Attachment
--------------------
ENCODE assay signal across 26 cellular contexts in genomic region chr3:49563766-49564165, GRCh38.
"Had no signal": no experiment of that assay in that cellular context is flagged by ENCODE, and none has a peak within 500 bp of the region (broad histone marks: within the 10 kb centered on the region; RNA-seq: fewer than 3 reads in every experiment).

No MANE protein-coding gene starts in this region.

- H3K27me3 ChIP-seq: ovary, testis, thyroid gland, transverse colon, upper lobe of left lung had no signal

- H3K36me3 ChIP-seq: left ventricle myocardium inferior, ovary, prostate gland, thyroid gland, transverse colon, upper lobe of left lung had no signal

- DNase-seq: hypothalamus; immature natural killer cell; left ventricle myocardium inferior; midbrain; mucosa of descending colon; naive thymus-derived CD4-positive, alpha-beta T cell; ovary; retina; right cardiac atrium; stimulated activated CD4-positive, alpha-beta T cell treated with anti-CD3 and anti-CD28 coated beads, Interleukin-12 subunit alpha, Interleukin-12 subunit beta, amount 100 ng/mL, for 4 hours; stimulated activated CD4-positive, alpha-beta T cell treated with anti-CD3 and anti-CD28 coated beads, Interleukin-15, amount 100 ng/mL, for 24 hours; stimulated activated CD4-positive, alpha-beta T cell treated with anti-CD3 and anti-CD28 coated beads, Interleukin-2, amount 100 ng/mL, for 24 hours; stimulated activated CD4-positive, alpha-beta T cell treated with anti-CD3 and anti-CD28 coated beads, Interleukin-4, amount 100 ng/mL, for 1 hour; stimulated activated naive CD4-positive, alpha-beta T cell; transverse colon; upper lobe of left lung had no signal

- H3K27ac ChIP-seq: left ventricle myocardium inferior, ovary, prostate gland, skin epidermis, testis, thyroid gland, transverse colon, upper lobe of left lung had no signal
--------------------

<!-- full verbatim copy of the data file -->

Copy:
ENCODE assay signal across 26 cellular contexts in genomic region chr3:49563766-49564165, GRCh38.
"Had no signal": no experiment of that assay in that cellular context is flagged by ENCODE, and none has a peak within 500 bp of the region (broad histone marks: within the 10 kb centered on the region; RNA-seq: fewer than 3 reads in every experiment).

No MANE protein-coding gene starts in this region.

- H3K27me3 ChIP-seq: ovary, testis, thyroid gland, transverse colon, upper lobe of left lung had no signal

- H3K36me3 ChIP-seq: left ventricle myocardium inferior, ovary, prostate gland, thyroid gland, transverse colon, upper lobe of left lung had no signal

- DNase-seq: hypothalamus; immature natural killer cell; left ventricle myocardium inferior; midbrain; mucosa of descending colon; naive thymus-derived CD4-positive, alpha-beta T cell; ovary; retina; right cardiac atrium; stimulated activated CD4-positive, alpha-beta T cell treated with anti-CD3 and anti-CD28 coated beads, Interleukin-12 subunit alpha, Interleukin-12 subunit beta, amount 100 ng/mL, for 4 hours; stimulated activated CD4-positive, alpha-beta T cell treated with anti-CD3 and anti-CD28 coated beads, Interleukin-15, amount 100 ng/mL, for 24 hours; stimulated activated CD4-positive, alpha-beta T cell treated with anti-CD3 and anti-CD28 coated beads, Interleukin-2, amount 100 ng/mL, for 24 hours; stimulated activated CD4-positive, alpha-beta T cell treated with anti-CD3 and anti-CD28 coated beads, Interleukin-4, amount 100 ng/mL, for 1 hour; stimulated activated naive CD4-positive, alpha-beta T cell; transverse colon; upper lobe of left lung had no signal

- H3K27ac ChIP-seq: left ventricle myocardium inferior, ovary, prostate gland, skin epidermis, testis, thyroid gland, transverse colon, upper lobe of left lung had no signal